From Feb. 14 to 16, Yale Opera will present “Florencia en el Amazonas” in the Shubert Theatre. The opera, written by Mexican 20th-century composer Daniel Catán and librettist Marcela Fuentes-Berain, is the first Spanish-language opera performed by several major United States opera companies: the Houston Grand Opera, Seattle Opera and Los Angeles Opera. “Florencia en el Amazonas” combines magical realism with the Western European operatic tradition. The opera is in two acts and lasts around two hours.
“The language of the opera is so cogent and powerful,” said Candace Evans, the opera’s director. Yale’s version of “Florencia en el Amazonas” marks Evans’ third time directing the opera. “I adore this piece.”
The opera tells the story of famous soprano Florencia Grimaldi who undertakes return to her hometown of Manaus to sing at the opera house. Manaus is the capital of the Brazilian city of Amazonas, located in the Amazon rainforest. She hopes her performance will attract her lover, Cristóbal, a butterfly hunter who disappeared into the jungle years ago. Throughout the opera, love persists as Florencia’s main focus.
“Florencia en el Amazonas” premiered in 1996. For a modern piece, it is surprisingly tonal — Catan wrote it in a Neo-Romantic style, although a few tense moments reveal his training under serialist composer Milton Babbitt.
“There are beautiful melodies, haunting moments and themes that are recognizable,” said Christopher Franklin, who will conduct the Yale Philharmonia during the opera. Franklin emphasized opera’s accessibility to modern audiences.
Although the opera’s plot is centered around Florencia’s love story, Yale’s production of the opera highlights the Amazon forest as the central character. It emphasizes the power of nature and the relative futility of human effort. Throughout the opera, a boat sits in the middle of the stage, and members of the chorus turn the boat while the orchestra plays an interlude. The chorus portrays the water controlling the direction of the boat and its passengers.
“When the characters get on that boat, they submit to what the river will do with them,” Evans said. “In life, we go through these phases where it seems like we have no control and outside forces of the world are having their way with us, but in those times, we grow, we change, we adapt and we adjust.”
To find her love, Florencia boards a steamboat called “El Dorado,” which translates to “golden,” and embarks on a voyage down the Amazon river. The other passengers — Rosalba, Paula, Arcadio and Álvaro — are traveling to Manaus to hear her sing. For most of the opera, the other passengers do not know that Florencia is also on their boat because she has disguised herself.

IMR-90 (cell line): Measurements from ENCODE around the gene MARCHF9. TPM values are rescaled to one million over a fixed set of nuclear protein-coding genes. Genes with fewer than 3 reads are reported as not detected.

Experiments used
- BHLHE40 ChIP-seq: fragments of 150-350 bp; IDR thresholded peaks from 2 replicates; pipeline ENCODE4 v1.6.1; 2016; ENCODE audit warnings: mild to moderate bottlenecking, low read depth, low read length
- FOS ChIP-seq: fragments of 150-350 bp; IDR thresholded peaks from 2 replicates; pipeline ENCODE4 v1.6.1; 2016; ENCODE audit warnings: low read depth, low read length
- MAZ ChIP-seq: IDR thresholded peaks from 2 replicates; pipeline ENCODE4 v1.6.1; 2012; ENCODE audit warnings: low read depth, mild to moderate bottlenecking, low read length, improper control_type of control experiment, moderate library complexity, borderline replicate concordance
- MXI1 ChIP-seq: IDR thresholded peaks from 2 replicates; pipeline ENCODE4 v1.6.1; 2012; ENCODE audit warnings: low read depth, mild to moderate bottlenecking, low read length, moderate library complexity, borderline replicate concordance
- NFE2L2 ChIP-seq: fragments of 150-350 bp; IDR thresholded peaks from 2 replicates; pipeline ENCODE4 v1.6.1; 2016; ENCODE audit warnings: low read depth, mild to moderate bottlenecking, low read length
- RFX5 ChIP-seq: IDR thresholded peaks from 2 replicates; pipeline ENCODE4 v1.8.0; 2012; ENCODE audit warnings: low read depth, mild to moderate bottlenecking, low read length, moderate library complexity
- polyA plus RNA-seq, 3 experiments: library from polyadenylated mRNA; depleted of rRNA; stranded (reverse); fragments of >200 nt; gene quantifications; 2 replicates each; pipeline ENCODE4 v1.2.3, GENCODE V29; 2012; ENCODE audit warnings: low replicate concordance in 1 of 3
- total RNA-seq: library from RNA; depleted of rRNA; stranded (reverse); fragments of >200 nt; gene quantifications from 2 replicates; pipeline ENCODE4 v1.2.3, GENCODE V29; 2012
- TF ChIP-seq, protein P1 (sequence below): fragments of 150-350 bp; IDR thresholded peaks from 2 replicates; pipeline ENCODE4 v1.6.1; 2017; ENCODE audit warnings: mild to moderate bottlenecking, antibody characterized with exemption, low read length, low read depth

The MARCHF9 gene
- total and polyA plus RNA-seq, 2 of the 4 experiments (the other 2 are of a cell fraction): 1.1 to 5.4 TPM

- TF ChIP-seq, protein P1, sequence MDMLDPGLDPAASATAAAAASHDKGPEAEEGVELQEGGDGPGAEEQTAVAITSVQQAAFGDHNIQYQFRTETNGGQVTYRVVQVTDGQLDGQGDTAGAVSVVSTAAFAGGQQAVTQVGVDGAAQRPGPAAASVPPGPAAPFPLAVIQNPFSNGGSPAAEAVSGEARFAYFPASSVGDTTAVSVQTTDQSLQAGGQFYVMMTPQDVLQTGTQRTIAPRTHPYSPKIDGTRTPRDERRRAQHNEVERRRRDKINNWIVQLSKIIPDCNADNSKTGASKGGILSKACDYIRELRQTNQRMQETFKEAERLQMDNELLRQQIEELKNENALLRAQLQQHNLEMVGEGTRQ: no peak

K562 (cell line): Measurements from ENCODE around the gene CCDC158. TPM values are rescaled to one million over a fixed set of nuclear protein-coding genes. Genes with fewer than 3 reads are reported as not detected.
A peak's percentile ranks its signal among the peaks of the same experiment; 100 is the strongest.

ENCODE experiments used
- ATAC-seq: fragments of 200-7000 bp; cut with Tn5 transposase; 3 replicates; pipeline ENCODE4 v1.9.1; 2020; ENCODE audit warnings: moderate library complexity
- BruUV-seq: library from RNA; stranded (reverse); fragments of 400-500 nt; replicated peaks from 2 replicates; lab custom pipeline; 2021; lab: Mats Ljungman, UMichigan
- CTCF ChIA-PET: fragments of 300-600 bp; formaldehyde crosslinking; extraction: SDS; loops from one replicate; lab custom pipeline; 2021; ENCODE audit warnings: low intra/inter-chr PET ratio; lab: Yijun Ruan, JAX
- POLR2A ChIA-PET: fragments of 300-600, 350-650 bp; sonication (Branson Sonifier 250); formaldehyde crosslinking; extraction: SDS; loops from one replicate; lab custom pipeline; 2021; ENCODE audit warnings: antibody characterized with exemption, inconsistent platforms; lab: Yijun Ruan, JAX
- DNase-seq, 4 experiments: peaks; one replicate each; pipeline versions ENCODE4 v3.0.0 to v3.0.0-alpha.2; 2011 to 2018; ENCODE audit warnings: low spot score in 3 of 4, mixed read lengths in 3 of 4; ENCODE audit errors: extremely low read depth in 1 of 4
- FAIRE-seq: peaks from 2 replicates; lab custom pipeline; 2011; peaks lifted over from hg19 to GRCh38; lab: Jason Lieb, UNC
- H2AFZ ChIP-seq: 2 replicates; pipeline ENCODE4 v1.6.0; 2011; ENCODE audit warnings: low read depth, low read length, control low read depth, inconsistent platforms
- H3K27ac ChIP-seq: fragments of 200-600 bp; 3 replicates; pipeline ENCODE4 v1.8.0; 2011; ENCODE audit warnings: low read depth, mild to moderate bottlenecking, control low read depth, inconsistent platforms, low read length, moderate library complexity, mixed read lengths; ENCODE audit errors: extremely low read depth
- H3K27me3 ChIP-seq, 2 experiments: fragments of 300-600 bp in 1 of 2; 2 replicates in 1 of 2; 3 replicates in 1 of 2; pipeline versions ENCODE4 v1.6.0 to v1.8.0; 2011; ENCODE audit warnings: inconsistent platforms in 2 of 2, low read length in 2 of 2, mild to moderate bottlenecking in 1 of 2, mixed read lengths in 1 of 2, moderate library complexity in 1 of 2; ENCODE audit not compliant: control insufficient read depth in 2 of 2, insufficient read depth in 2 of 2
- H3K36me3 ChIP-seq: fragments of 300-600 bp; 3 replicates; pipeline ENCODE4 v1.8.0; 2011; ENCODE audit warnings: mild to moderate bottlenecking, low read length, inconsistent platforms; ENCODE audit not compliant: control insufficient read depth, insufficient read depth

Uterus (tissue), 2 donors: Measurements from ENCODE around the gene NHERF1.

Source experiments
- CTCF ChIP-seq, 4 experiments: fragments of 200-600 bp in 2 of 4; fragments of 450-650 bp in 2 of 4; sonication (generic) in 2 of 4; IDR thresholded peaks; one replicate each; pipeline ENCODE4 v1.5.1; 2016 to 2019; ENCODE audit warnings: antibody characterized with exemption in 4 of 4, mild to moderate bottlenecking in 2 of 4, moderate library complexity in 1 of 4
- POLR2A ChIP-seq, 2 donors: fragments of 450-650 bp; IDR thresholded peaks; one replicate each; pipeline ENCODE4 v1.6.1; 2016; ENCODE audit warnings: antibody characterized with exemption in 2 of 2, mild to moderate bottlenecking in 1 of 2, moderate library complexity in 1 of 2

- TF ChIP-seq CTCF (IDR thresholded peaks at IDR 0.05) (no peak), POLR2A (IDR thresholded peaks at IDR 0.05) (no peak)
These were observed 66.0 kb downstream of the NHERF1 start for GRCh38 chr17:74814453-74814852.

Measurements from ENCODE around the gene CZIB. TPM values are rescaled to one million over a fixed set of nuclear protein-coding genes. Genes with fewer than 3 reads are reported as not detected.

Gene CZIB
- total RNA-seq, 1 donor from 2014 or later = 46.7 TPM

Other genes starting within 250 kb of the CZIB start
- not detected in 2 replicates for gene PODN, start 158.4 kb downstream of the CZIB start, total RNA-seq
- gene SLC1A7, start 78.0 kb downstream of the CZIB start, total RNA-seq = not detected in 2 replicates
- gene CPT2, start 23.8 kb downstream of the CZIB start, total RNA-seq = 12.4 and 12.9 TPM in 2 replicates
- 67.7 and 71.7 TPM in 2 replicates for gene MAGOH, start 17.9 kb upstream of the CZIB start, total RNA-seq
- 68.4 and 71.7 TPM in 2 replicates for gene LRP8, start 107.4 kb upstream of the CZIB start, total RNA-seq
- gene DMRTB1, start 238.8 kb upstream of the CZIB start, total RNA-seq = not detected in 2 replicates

“Florencia en el Amazonas” features three love stories. The first concerns Florencia and her quest to find her long-lost Cristóbal. Another follows Rosalba, a journalist writing a biography of Florencia, and Arcadio, the steamboat captain’s nephew. Rosalba must choose between focusing on her work and giving into her love. The last is between Paula and Álvaro, a bickering middle-aged couple trying to rekindle their marriage.
Soprano Nicole Leung MUS ’21, who plays Rosalba in one of the opera’s two casts, emphasized the juxtaposition of the opera’s different love scenarios.
“Everyone is experiencing love in a different way, and the inner turmoil that comes with their experiences is a common theme among all the characters,” Leung said.
Throughout the opera, elements of magical realism referencing Gabriel García Márquez’s novels “Love in the Time of Cholera’’ and “100 Years of Solitude” appear in Riolobo’s actions. Riolobo, whose name translates to “wolf river,” is a part-shipmate, part-sea creature. He bridges the real and the magical in his ability to control water and bring back the dead.
At the end of the opera, Florencia often transforms into a butterfly to signify her unity with Cristóbal, whom she never finds. Yet in Yale’s production, Florencia’s transformation is figurative to assert her individuality.
Evans hopes that this production of “Florencia en el Amazonas,” which blends Latin American and Western European influences, inspires other young composers of different backgrounds to blend sounds “indigenous to their ears” with operatic tradition.
“Any music needs reinvention,” Evans said. “We talk about opera being stuck, but it isn’t.”
Phoebe Liu | firstname.lastname@example.org